Six Baltimore Officers Post Bail After Being Charged In The Death Of Freddie Gray
On Friday evening, all six of the Baltimore Police Officers charged in the death of Freddie Gray posted bail and were released from holding. According to public court records, Caesar Goodson, Alicia White, William Porter and Brian Rice paid their $350,000 bail. The other two officers, Edward Nero and Garrett Miller, also paid their bail, which CNN reported had been set at $250,000.
The six officers had been charged on Friday morning of various alleged crimes, including involuntary manslaughter and second-degree assualt, which hold a possible sentence of 10 years a piece, as well as one count of second-degree depraved heart murder in Goodson's case, which carries a possible sentence of 30 years. The officers also have been charged with various lesser counts, including misconduct and false imprisonment for allegedly arresting Gray without justification.
Friday evening, an attorney for Gray's family told reporters in a statement that a major police overhaul was needed to prevent future incidents, not only in Baltimore, but across the nation.
"If Freddie Gray is not to die in vain," said attorney William Murphy, "we must seize this opportunity to reform police departments throughout this country." Murphy indicated that while the family was upset, they hadn't passed judgment just yet. "We haven't said we believe these officers are guilty," said Murphy. " ... We said that we want justice."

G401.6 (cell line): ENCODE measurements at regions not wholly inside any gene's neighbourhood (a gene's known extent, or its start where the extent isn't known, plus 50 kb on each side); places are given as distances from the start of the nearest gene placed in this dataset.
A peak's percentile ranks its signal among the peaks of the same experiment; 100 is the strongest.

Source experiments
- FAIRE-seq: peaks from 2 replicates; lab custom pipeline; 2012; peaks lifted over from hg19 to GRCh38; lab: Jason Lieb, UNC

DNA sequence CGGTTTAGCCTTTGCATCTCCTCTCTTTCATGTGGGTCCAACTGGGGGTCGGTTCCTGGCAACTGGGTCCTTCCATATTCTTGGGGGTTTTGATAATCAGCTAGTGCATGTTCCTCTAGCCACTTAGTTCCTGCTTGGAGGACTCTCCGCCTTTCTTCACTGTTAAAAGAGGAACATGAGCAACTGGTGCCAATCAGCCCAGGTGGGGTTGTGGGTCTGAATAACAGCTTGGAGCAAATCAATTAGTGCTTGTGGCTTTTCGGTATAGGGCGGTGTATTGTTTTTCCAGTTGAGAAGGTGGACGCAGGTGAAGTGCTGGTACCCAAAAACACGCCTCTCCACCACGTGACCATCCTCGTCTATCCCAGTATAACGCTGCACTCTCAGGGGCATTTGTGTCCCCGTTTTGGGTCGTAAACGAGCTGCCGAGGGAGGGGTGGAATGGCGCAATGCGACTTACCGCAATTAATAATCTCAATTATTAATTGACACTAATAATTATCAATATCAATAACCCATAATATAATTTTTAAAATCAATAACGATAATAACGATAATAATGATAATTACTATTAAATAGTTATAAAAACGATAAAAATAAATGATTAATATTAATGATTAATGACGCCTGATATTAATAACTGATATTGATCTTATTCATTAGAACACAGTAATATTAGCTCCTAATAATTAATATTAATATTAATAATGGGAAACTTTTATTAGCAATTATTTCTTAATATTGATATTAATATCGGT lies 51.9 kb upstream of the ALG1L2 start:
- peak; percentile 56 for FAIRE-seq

Meanwhile, The Hill reported Friday that an attorney for one of the officers was concerned about what he perceived as a sudden "rush to judgment" on the part of the state. Said attorney Michael Davey in a statement:
In my 20-year career as a law enforcement officer and 16 years as an attorney, I have never seen such a rush to file criminal charges which I believe are driven by forces separate and apart from the application of law and the facts of this case as we've heard them.
Let me state in no uncertain terms that Lt. Rice and all of the officers involved at all times acted reasonably and in accordance with their training as Baltimore police officers. No officer injured Mr. Gray, caused harm to Mr. Gray, and [they] are truly saddened by his death.
Davey claimed that none of the officers had done anything wrong, despite media reports to the contrary. On Friday evening, CBS News also reported that a GoFundMe page set up for the six officers by the Baltimore City Fraternal Order of Police had been shut down, with the company explaining that "funds cannot be used for people accused of serious crimes."
Requests for comment to both the Gray family attorney and officer attorney Michael Davey have not yet been returned.